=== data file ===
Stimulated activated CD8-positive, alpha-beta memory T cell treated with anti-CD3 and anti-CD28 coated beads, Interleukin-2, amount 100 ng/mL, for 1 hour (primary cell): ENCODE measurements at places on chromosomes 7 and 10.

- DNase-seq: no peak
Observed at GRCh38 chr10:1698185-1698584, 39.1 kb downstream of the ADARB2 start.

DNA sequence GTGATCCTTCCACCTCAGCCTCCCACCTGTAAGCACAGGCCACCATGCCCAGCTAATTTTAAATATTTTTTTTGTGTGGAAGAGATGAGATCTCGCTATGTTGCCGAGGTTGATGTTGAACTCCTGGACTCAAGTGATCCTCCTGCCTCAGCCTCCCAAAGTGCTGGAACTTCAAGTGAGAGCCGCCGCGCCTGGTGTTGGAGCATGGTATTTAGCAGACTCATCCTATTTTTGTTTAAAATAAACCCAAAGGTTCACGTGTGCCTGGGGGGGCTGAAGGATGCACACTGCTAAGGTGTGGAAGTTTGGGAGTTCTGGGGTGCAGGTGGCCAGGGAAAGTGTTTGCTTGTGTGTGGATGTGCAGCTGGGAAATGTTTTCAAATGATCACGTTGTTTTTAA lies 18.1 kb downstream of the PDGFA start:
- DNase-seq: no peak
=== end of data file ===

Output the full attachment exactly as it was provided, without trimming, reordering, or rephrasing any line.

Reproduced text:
Stimulated activated CD8-positive, alpha-beta memory T cell treated with anti-CD3 and anti-CD28 coated beads, Interleukin-2, amount 100 ng/mL, for 1 hour (primary cell): ENCODE measurements at places on chromosomes 7 and 10.

- DNase-seq: no peak
Observed at GRCh38 chr10:1698185-1698584, 39.1 kb downstream of the ADARB2 start.

DNA sequence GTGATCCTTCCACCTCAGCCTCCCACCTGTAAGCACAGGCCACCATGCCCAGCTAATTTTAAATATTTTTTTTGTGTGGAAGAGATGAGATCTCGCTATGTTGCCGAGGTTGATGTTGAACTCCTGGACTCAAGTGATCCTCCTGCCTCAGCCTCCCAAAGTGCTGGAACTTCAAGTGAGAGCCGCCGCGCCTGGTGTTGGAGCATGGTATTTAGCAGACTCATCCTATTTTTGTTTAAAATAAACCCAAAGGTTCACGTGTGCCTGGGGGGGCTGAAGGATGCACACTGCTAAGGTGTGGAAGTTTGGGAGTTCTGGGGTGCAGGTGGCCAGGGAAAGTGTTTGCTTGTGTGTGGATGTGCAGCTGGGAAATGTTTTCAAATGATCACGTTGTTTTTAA lies 18.1 kb downstream of the PDGFA start:
- DNase-seq: no peak